One Ugandan is confirmed dead following Monday’s Al-Shabaab attack on a UN bus in Garowe, Somalia.
United Nations Children’s Fund (UNICEF) Communication Specialist Catherine Ntabadde confirmed on Tuesday that Brenda Kyeyune, a Ugandan national, working in the Fund’s communication department was among seven people killed in the attack when Al-Shabaab set off a huge bomb which ripped through a staff bus in the northeastern town of Garowe.
Kyeyune had managed social mobilization and communication initiatives in support of polio eradication in Somalia since 2014.
Others killed in the attack include Woki Munyui, Stephen Oduor (both Kenyans) and Payenda Gul Abed, an Afghan national.
Meanwhile, UNICEF said it is still studying the situation in Somalia before it makes a decision on whether or not to withdraw its services.
UNICEF regional Chief of Communication James Elder said they are constantly monitoring the security situation in the areas where its staff is working and security experts are currently in Garowe and will assess the situation.
"Five other UNICEF colleagues are being treated for injuries sustained in the attack, and we hope for their speedy recovery. Two local security personnel, unrelated to UNICEF, were also killed as a result of the attack, and four others injured," he said in a statement.
UN Secretary General Ban Ki-moon condemned what he said was a "barbaric attack", saying a total of seven had been left dead and several others wounded.
"In attacking UNICEF, Al-Shabaab has also attacked Somali children," Somali President Hassan Sheikh Mohamud also said. "It is an attack against the future of our country and I condemn it in the strongest possible terms."
Somalia's Al-Qaeda-affiliated Al-Shabaab insurgents claimed responsibility for the attack, branding the United Nations a "colonisation force in Somalia".
The white minibus, marked with the blue UN logo, was ripped apart by a ferocious blast.
"The improvised explosive device attack occurred when the staff were travelling from their guest house to the office, normally a three-minute drive," UNICEF said in a statement.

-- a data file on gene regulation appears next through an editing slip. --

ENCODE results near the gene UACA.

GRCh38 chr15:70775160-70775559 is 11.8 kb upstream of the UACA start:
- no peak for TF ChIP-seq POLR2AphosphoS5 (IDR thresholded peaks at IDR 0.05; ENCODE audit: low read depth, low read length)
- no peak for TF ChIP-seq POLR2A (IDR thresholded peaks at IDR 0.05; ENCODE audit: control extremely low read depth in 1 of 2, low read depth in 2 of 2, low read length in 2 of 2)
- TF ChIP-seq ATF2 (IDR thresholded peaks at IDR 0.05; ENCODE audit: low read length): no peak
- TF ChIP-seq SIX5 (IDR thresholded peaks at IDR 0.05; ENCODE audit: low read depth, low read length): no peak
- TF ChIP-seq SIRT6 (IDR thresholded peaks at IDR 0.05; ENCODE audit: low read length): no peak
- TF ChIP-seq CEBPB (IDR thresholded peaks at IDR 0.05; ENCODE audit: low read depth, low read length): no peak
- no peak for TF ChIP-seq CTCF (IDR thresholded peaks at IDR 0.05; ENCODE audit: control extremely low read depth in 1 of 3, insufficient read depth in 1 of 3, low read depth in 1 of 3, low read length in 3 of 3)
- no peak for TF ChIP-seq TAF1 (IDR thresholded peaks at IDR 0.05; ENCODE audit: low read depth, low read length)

It was not clear if the bomb had been detonated by a suicide attacker or planted on the bus.
Garowe, in the northeastern region of Somalia, is the capital of the semi-autonomous Puntland region.
'Total disregard for life'
Al-Shabaab spokesman Abdulaziz Abu Musab confirmed the Islamist group had carried out the attack.
"We targeted the UN in Garowe, we killed some and wounded others. They are part of the colonisation force in Somalia," he told AFP.
The Al-Shabaab, meaning "youth", emerged out of a bitter insurgency against Ethiopia, whose troops entered Somalia in a 2006 US-backed invasion to topple the Islamic Courts Union that was then controlling the capital Mogadishu.
Al-Shabaab rebels continue to stage frequent attacks in their fight to overthrow Somalia's internationally-backed government, as well as to counter claims that they are close to defeat due to the loss of territory, regular US drone strikes against their leaders and defections.
They have also carried out revenge attacks across the wider region against countries which contribute troops to the 22,000-strong African Union force in Somalia, AMISOM.
Earlier this month, Al-Shabaab gunmen attacked Garissa university in northeastern Kenya, killing nearly 150 people, mostly students.
Attacks against the United Nations are also common. In December four people were killed when a suicide bomber rammed a car packed with explosives into a UN convoy in the capital Mogadishu.
In June 2013, Al-Shabaab gunmen stormed a UN compound in the capital Mogadishu, killing 16.
Ban said UN operations in Somalia would continue.
"Such terrorist attacks will not erode the commitment of the whole United Nations family to supporting the people and government of Somalia in rebuilding peace and prosperity in their country," he said.
African Union envoy Maman Sidikou said killing those trying to help others was a "crime against humanity."
In other recent attacks Al-Shabaab gunmen shot dead a Puntland lawmaker, Adan Haji Hussein, on Saturday and on Sunday killed three African Union troops in an ambush in the south of the war-ravaged country.
While the Al-Shabaab emerged as a Somali Islamist group in 2006 in Mogadishu, they have recruited across the wider region.